Cute little guy with a darling Dutch-boy haircut. I first noticed him in a McDonalds TV ad where he grabs his short pants an exclaims he's ready to go to Disneyland. He then appeared in several other TV adds. The first movie appearance I know of is the replacement for McCauly Caughlin in "Home Alone 3" (1997). Nothing of special interest, but he gives a creditable performance.
Barry Livingston was born on December 17, 1953, in Los Angeles. He had early, uncredited roles in The Errand Boy (1961) and My Six Loves (1963). He is best known for playing Ernie on the long running American TV series, "My Three Sons". Ernie was first Chip's best friend, and later his adopted brother. As Chip got older, there was a need for an younger brother on the series. He was in fact Chip's real-life brother. I rather liked him in the part, one of the few child stars to wear glasses. Ernie loke his TV brothers generally wore popular contemprary casual, but nevre sloppy, clothes. Chip and his mothers were an excellent example of contemprary American boys clothing. He never, however, appeared in any fancy costumes to my knowledge. He eventually made the transition to adult roles in movies including Easy Wheels.
A HBC contributor reports Jake Lloyd saying that he wished they wouldn't use his image on underwear ("Star Wars" tie-ins); I can't remember the exact quote. I also seem to recall that many publicity photos showed him in a Darth Vader T-shirt. Jake played Anakin Skywalker in Star Wars; The Phantom Menace.
T.J. Lowther was born in Salt Lake City. Utah. His first important appearance was as Kevin Costner's surrogate son in Clint Eastwood's rather terse chase picture, A Perfect World. He also provided the required boyish cuteness as one of the younger kids of single mom Kathy Bates' brewd for Tony Bill's tearjerker, A Home of Our Own". His most extensive performance was the role of Buddy in the 1994 production of Triman Capote's Christmas saga, One Christmas. He appeared in Mad Love in 1995, then appears to have been inactive until landing the staring role in Mr. Atlas (1997).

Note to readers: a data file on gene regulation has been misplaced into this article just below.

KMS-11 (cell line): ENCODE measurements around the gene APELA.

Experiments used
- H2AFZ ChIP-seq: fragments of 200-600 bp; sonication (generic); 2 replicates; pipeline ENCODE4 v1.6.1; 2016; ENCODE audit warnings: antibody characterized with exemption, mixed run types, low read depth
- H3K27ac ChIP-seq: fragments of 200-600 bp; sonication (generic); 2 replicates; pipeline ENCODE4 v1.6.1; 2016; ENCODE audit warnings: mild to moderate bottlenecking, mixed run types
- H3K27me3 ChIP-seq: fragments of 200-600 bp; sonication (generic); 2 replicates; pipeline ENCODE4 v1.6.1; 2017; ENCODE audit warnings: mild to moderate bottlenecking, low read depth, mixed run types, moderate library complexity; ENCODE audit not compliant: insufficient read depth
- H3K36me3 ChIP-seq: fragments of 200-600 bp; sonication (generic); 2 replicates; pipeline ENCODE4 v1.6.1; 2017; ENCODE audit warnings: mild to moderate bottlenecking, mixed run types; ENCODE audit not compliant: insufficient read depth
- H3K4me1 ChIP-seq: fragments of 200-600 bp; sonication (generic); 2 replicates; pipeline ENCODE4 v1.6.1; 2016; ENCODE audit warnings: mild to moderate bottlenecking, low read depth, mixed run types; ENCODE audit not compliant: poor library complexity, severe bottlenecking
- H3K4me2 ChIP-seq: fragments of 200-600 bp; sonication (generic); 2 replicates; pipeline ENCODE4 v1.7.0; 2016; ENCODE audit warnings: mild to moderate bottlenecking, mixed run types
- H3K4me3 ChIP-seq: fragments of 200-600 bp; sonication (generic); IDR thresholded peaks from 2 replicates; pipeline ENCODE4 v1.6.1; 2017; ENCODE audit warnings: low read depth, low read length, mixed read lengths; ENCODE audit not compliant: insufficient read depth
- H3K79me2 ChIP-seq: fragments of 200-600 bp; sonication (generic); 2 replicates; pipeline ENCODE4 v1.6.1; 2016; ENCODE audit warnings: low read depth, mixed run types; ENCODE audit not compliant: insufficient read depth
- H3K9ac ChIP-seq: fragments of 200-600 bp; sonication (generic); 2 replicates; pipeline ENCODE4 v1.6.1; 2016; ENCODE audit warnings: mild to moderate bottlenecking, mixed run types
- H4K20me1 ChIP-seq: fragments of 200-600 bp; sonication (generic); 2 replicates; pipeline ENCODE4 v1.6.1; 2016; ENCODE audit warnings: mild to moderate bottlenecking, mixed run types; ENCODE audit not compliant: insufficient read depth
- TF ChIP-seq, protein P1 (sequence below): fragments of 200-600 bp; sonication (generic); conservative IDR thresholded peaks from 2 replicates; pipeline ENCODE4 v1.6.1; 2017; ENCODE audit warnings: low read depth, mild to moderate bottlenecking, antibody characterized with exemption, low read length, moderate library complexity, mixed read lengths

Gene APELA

A child actor on Broadway, he began making films as a teenager in 1939. He made a long list of films in teenage roles during the 1940s, most prominently in the "Henry Aldrich" series. His most interesting role was Tom in Tom Brown's School Days (1940). He also play Henry in Henry Aldrich Boy Scout (1944), although he was 20! He played one of the older boys in the classic Life with Father (1947), despite being a rather ancient 23. Alas he plays the part in longs, although his two youngest brothers were nicely togged out. He was popular as a juvenile, but his adult acting career experienced little success.